In addition to the violent and disturbing scenes mentioned above, War for the Planet of the Apes has some scenes that could scare or disturb children in this age group. For example:
- Caesar and his group come across several men who are covered in snow and appear to be dead. There’s blood on their faces and bodies. When the apes remove the hood of one of the men, he comes to life. This is quite scary. The man is obviously in a lot of pain so the apes kill him to put him out of his misery.
- When they reach the soldiers’ fort, Caesar and his group find many apes tied up on wooden tree crosses. Caesar cuts them down and discovers they’re not yet dead.
- Caesar is shown shivering on a cross. Instead of giving him a drink of water, Donkey throws the bucket over him.
Younger children in this group might be disturbed by some of the scenes mentioned above.
Nothing of concern
Alcohol, drugs and other substances
War for the Planet of the Apes shows characters drinking alcohol, including a scene in which the Colonel is drunk on his bed after finishing a whole bottle of alcohol. He then apparently shoots himself.
Nudity and sexual activity
Nothing of concern
The following products are displayed or used in War for the Planet of the Apes: Coca-Cola.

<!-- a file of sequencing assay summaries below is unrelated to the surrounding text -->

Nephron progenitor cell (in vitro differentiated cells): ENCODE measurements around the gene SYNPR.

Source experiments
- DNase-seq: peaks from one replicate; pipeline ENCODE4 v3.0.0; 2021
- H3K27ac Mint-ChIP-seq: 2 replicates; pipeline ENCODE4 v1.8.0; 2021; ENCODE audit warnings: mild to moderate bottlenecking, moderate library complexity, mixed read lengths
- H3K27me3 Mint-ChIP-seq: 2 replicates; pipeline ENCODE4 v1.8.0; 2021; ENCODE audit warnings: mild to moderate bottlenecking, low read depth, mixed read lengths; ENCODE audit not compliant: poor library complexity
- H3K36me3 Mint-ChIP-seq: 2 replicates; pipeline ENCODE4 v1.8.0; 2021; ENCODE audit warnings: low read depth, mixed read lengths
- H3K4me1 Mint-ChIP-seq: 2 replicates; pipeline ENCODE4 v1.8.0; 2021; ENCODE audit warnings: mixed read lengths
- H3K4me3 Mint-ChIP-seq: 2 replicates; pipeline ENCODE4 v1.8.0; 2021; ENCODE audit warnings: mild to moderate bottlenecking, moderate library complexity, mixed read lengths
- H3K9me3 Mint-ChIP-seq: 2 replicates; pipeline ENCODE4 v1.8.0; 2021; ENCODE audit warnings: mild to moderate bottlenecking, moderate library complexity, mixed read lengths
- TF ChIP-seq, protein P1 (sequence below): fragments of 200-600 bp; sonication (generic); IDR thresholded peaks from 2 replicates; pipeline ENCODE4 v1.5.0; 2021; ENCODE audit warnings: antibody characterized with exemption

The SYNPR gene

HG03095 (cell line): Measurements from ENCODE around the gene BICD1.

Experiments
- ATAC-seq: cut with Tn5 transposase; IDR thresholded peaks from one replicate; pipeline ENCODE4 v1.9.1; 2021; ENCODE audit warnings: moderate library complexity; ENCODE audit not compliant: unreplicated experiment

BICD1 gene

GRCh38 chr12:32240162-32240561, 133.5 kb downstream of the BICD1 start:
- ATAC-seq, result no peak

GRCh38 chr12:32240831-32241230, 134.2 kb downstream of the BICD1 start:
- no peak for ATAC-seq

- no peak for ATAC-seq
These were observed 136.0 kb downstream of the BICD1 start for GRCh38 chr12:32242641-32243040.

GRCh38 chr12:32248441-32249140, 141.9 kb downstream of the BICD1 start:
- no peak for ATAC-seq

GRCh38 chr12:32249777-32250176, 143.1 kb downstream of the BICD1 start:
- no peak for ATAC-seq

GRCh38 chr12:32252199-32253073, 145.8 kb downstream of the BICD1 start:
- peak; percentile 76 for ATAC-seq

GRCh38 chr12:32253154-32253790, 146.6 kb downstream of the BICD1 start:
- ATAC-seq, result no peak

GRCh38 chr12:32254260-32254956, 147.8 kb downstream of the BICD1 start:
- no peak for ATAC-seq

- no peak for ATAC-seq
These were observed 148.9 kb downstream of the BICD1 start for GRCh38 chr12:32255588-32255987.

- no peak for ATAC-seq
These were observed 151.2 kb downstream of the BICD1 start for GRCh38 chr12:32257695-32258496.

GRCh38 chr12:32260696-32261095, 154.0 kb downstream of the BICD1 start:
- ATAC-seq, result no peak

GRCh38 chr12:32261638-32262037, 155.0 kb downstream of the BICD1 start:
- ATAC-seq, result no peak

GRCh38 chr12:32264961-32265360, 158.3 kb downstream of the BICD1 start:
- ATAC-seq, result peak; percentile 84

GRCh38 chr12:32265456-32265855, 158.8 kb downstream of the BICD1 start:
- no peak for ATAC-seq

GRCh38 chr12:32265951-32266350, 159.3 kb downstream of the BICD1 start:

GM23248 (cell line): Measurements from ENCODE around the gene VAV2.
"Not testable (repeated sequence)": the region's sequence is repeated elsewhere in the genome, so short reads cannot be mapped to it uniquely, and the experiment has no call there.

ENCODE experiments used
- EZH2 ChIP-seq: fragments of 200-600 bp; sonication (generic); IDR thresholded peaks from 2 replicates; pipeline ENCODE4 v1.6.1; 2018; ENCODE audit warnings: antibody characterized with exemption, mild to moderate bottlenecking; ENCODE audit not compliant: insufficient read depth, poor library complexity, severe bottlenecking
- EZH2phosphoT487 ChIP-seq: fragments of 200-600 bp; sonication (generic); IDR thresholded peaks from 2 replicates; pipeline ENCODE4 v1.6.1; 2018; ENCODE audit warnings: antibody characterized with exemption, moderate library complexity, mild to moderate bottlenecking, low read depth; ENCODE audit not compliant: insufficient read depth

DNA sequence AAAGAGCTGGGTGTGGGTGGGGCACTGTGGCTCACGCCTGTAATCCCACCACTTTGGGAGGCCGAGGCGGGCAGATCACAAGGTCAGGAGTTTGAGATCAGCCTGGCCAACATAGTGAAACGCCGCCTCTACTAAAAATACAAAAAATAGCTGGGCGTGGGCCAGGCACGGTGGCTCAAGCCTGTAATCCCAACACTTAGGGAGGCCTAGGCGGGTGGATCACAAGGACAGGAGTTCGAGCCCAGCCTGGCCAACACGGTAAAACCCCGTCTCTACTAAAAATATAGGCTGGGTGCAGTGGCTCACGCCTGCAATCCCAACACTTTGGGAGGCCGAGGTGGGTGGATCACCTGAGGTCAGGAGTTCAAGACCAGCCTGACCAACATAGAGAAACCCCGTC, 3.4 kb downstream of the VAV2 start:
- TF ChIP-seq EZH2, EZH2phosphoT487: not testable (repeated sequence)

War for the Planet of the Apes has infrequent coarse language.
Ideas to discuss with your children
War for The Planet of the Apes, the third in this series, is a science fiction action movie. The movie is a prolonged battle between humans and apes with many distressing scenes. This makes it unsuitable for younger viewers.
War for The Planet of the Apes presents a world in which apes have managed to surpass humans in intelligence and thinking. The parallel between apes and mistreated humans in our own world is clear, and this raises some interesting philosophical questions. For example: what makes us human? Why do we think of ourselves as superior to other animals and, in some cases, people?
The main messages from this movie are that the results of war are mainly death and mass destruction, and that we can overcome our basic instincts with reason and rational thinking.
Values in this movie that you could reinforce with your children include loyalty, care and compassion.
You could also talk with your children about:
- why people fear those who are different
- whether it’s this fear that leads to the urge to dominate, enslave and torture
- how far you should be prepared to go for ‘the greater good’.